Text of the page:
In case you thought The New York Times was still a credible source for political news, this may change your mind.
On Saturday, Times’ journalist Maggie Haberman co-authored a blistering smear piece — disguised as news — on Virginia (Ginni) Thomas, the wife of Supreme Court Justice Clarence Thomas.
By the end of the article, which was subtly titled, “Trump Meets With Hard-Right Group Led by Ginni Thomas,” it would be quite easy to come away with the impression Thomas was a dangerous far-right radical.
Haberman represents the new breed of reporter that wants to get their story up first, facts or no facts.
A perfect example of this was her reaction to the Covington High School student incident, linked to a colleague’s hasty writeup of the incident.
The initial report portrayed the students as a Trump-supporting, racist mob and misconstrued the facts, stating the students were the ones that initiated the confrontation with the Native American protestor.
Like most of the other mainstream media outlets, the Times report focused on the 10-second video clip that went viral rather than taking the time to check out the entire story.
After further research was done, the Times was forced to add a caveat and print an embarrassing follow-up to tell the “fuller picture.”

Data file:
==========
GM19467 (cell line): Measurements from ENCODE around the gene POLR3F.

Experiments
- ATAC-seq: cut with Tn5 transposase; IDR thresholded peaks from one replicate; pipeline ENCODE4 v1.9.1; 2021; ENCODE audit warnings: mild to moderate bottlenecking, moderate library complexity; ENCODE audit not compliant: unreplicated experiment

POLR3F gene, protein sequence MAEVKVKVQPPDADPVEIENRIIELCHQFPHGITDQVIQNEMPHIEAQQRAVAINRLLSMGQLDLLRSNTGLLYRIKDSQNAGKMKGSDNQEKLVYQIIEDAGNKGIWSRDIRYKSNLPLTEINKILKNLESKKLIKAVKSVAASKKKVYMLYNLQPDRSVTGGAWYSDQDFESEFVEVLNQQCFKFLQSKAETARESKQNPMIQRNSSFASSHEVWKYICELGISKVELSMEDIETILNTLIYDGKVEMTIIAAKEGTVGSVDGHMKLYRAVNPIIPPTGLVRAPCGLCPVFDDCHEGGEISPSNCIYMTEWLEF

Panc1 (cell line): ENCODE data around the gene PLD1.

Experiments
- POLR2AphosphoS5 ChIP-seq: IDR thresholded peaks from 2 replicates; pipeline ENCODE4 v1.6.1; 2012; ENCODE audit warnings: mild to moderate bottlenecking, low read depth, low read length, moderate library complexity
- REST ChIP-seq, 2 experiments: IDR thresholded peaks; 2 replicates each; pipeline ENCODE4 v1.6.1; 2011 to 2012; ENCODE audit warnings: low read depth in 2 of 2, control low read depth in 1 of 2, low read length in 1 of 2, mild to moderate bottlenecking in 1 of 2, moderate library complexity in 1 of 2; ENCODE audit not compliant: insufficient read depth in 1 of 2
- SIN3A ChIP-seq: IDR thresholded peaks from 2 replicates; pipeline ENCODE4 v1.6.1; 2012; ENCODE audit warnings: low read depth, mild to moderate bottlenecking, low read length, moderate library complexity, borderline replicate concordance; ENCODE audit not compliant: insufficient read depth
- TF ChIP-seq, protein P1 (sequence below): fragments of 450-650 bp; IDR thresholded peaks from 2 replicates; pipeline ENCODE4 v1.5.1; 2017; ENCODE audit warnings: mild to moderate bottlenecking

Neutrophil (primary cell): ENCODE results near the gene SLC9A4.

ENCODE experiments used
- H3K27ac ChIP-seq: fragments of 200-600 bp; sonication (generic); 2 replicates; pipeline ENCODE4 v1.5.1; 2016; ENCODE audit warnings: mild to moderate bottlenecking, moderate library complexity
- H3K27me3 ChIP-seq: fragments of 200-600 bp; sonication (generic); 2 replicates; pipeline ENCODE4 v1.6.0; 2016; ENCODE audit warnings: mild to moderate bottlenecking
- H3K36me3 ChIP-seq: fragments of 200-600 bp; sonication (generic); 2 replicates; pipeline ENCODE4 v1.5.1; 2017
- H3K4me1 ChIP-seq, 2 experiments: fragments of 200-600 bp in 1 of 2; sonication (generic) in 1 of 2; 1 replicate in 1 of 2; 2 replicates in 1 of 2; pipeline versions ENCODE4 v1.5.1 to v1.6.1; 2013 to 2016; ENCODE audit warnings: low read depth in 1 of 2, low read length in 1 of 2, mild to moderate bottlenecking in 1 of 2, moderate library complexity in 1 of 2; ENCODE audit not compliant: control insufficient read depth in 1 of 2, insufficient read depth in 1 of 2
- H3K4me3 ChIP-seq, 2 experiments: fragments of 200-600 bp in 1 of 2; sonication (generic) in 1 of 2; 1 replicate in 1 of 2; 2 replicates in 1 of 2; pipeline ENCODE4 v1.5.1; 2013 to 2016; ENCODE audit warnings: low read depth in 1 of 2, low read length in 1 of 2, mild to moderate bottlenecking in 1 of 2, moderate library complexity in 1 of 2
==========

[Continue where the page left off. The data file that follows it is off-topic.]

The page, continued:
For once, however, this misreporting could cost the venerable paper millions. A high-profile attorney has already offered to defend the students against Haberman and the Times‘ slanderous reporting.
No Lessons Learned
One would hope both the Times and Haberman would have learned a lesson from the Covington story, but that is not the case here.
In her most recent article, Haberman suggested that Ginni Thomas — “a vocal conservative” — operates on the “fringes” of the Republican party.
The negative overtone was thick enough to cut with a knife as Haberman continued, writing that Thomas had “long been more conservative than her husband, and has often provoked controversy.”
Haberman is yet another left-leaning reporter whose bias is demonstrated in every article she writes.
If the Times had any care for their tattered reputation, they might consider relegating hit pieces like this one to the opinion pages.